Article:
The comedy was especially strong in the Neil Simon play.
By LORRAINE SPENCER
Watching a play at the New Castle Playhouse’s Annex Theater is an intimate experience. The audience sits around tables in a small area very close to the stage. This provides not only a feeling of closeness with the actors in the play, but also one’s audience neighbors. Mine, incidentally, were a friendly middle-age singles group.
The play was Neil Simon’s “Brighton Beach Memoirs,” an ideal show for such a theater. Eugene Morris Jerome, a fictionalized version of young Simon, narrates the story of his troubled family in 1937 New York. From the opening scene, the audience is drawn into the family home, sharing their experiences and emotions.
Ben Solomon was excellent as Eugene, full of youthful angst and whimsy. His narration carried the play, and his lines were delivered with perfect timing and interpretation. As Eugene’s older brother, Stanley, Matthew J. DiBattiste, delivered an equally exceptional performance with a convincing New York accent and great energy. The scenes between the two were easily the best in the play with hilarious delivery and lively pacing.
Tammy Erkman played Kate, the boys’ mother, with a realistic Jewish accent and inflection. As the boys father, Jack, Bill Gallager gave an appropriately understated and moderate performance. Alaina Sapienza and Bergen Giordani played cousin Nora and Aunt Blanche, respectively, with sincerity and competence. Newcomer Karina Sanchez was impressive as cousin Laurie, performing with an ease and comfort seen in experienced actors.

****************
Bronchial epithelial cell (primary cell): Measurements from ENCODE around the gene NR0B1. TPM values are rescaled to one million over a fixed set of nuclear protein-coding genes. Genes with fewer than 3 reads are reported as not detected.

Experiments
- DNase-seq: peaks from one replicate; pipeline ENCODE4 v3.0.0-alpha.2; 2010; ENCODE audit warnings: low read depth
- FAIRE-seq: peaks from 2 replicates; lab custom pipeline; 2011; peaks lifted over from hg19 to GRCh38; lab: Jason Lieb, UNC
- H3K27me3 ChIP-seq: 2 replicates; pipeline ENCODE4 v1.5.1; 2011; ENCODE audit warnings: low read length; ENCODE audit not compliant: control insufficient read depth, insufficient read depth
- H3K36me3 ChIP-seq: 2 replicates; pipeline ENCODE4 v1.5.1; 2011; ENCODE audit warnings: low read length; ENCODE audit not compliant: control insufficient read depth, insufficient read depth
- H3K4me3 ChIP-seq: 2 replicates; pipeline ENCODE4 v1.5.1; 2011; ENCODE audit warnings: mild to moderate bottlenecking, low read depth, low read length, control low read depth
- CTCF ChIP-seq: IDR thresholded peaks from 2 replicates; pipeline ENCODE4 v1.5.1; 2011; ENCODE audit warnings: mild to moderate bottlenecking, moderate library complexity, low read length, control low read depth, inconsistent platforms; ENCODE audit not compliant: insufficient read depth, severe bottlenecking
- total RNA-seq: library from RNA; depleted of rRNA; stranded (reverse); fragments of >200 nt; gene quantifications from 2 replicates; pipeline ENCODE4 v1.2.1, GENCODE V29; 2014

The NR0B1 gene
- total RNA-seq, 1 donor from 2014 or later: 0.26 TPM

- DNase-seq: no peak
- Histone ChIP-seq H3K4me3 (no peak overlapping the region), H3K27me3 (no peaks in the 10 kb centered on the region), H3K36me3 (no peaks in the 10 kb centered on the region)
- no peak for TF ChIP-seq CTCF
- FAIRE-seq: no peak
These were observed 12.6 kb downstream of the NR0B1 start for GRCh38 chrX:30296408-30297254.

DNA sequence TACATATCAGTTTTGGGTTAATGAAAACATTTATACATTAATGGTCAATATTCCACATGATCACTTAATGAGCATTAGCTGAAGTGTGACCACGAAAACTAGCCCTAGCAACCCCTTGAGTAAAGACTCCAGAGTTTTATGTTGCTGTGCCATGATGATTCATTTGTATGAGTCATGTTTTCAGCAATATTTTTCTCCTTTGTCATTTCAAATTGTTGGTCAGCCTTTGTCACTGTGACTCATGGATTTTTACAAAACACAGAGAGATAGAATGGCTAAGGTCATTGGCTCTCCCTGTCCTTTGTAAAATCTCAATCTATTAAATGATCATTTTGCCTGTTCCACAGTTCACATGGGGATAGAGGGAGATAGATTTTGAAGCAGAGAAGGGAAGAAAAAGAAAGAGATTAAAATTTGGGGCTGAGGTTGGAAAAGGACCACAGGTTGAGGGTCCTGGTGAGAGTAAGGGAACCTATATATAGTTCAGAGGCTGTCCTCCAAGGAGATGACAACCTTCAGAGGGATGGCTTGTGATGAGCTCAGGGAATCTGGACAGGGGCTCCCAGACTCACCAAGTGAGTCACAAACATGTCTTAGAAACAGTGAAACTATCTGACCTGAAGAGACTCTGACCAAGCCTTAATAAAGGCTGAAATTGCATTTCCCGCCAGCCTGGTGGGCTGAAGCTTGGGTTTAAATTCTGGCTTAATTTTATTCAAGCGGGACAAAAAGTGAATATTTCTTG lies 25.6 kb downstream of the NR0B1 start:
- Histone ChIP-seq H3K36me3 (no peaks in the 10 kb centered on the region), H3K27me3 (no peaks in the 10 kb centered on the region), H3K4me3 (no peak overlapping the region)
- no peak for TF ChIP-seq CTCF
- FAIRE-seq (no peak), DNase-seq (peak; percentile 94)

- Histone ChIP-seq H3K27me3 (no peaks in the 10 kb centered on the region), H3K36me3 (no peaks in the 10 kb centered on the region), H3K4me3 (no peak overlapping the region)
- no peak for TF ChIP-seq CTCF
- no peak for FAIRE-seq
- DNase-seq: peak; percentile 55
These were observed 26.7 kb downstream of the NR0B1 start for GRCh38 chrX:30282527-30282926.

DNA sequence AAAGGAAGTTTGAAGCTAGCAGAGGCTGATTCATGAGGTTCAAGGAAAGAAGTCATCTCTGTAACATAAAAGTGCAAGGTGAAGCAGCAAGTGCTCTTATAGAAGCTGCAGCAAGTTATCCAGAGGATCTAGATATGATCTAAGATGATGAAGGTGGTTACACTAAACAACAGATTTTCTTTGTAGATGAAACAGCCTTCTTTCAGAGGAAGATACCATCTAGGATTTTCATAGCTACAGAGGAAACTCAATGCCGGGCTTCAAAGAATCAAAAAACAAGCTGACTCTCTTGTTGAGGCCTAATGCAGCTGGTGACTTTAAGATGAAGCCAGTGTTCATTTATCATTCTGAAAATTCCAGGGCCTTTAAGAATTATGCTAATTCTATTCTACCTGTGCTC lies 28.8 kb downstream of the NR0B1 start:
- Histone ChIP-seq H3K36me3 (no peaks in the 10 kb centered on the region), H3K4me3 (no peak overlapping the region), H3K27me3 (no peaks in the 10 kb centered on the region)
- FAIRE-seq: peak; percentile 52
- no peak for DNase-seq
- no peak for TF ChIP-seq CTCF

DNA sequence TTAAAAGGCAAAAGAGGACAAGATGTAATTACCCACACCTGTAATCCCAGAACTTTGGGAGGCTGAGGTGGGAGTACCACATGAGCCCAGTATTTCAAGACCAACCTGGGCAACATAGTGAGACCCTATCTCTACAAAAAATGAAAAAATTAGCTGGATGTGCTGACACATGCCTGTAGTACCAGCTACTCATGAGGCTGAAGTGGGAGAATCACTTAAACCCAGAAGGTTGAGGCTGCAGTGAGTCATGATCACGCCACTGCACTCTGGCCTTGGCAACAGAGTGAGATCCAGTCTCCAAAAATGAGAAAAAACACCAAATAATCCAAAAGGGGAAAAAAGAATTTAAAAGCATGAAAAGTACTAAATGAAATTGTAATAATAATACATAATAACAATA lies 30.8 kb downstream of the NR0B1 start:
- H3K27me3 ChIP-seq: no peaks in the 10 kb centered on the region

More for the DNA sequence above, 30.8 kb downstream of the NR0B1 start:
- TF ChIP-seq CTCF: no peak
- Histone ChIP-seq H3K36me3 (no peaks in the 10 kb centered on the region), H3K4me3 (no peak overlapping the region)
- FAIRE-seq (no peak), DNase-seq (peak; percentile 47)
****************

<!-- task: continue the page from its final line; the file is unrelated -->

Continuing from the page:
Paul Angelucci directed the play with obvious experience, incorporating lots of movement, which kept it interesting and engaging. The comedic scenes in the play surpassed the dramatic ones. The dialogue in the funny scenes was quick-paced and perfectly delivered, while the dramatic scenes tended to drag. The actors seemed much less sure of themselves during the dramatic scenes, stepping on one another’s lines or faltering on their own. Of course, this usually gets ironed out the more the play is performed.
While most of the play covers typical subjects, there is bit of mature material. The boys discuss sexual topics with hilarious candor. And there was one swear word, as my neighbor announced in the middle of the performance, “F-bomb!”
This type of audience reaction is typical of such a close environment. The audience feels so much a part of the show, they think they can speak directly to the characters. While it does momentarily break the suspension of disbelief, it also provides an intimate theater experience that cannot be found anywhere else.